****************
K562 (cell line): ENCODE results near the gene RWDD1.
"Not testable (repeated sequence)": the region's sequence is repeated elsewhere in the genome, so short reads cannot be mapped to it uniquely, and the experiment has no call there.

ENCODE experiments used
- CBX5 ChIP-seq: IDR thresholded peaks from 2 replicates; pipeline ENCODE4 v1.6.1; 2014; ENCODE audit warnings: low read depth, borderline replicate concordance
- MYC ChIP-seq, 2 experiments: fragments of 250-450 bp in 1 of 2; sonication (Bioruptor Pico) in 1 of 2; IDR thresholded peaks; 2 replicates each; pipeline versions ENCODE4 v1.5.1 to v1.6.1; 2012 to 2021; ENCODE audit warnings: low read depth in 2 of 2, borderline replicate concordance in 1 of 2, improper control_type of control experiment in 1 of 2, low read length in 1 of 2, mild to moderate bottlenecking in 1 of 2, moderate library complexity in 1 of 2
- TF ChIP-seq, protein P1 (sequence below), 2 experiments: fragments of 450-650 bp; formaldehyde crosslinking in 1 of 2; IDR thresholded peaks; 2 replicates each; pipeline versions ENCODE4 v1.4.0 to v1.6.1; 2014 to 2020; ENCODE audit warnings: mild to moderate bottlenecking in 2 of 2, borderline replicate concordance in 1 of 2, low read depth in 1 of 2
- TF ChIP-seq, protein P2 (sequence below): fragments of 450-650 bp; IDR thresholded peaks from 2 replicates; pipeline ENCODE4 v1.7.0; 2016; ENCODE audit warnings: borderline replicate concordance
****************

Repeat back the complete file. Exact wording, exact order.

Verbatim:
K562 (cell line): ENCODE results near the gene RWDD1.
"Not testable (repeated sequence)": the region's sequence is repeated elsewhere in the genome, so short reads cannot be mapped to it uniquely, and the experiment has no call there.

ENCODE experiments used
- CBX5 ChIP-seq: IDR thresholded peaks from 2 replicates; pipeline ENCODE4 v1.6.1; 2014; ENCODE audit warnings: low read depth, borderline replicate concordance
- MYC ChIP-seq, 2 experiments: fragments of 250-450 bp in 1 of 2; sonication (Bioruptor Pico) in 1 of 2; IDR thresholded peaks; 2 replicates each; pipeline versions ENCODE4 v1.5.1 to v1.6.1; 2012 to 2021; ENCODE audit warnings: low read depth in 2 of 2, borderline replicate concordance in 1 of 2, improper control_type of control experiment in 1 of 2, low read length in 1 of 2, mild to moderate bottlenecking in 1 of 2, moderate library complexity in 1 of 2
- TF ChIP-seq, protein P1 (sequence below), 2 experiments: fragments of 450-650 bp; formaldehyde crosslinking in 1 of 2; IDR thresholded peaks; 2 replicates each; pipeline versions ENCODE4 v1.4.0 to v1.6.1; 2014 to 2020; ENCODE audit warnings: mild to moderate bottlenecking in 2 of 2, borderline replicate concordance in 1 of 2, low read depth in 1 of 2
- TF ChIP-seq, protein P2 (sequence below): fragments of 450-650 bp; IDR thresholded peaks from 2 replicates; pipeline ENCODE4 v1.7.0; 2016; ENCODE audit warnings: borderline replicate concordance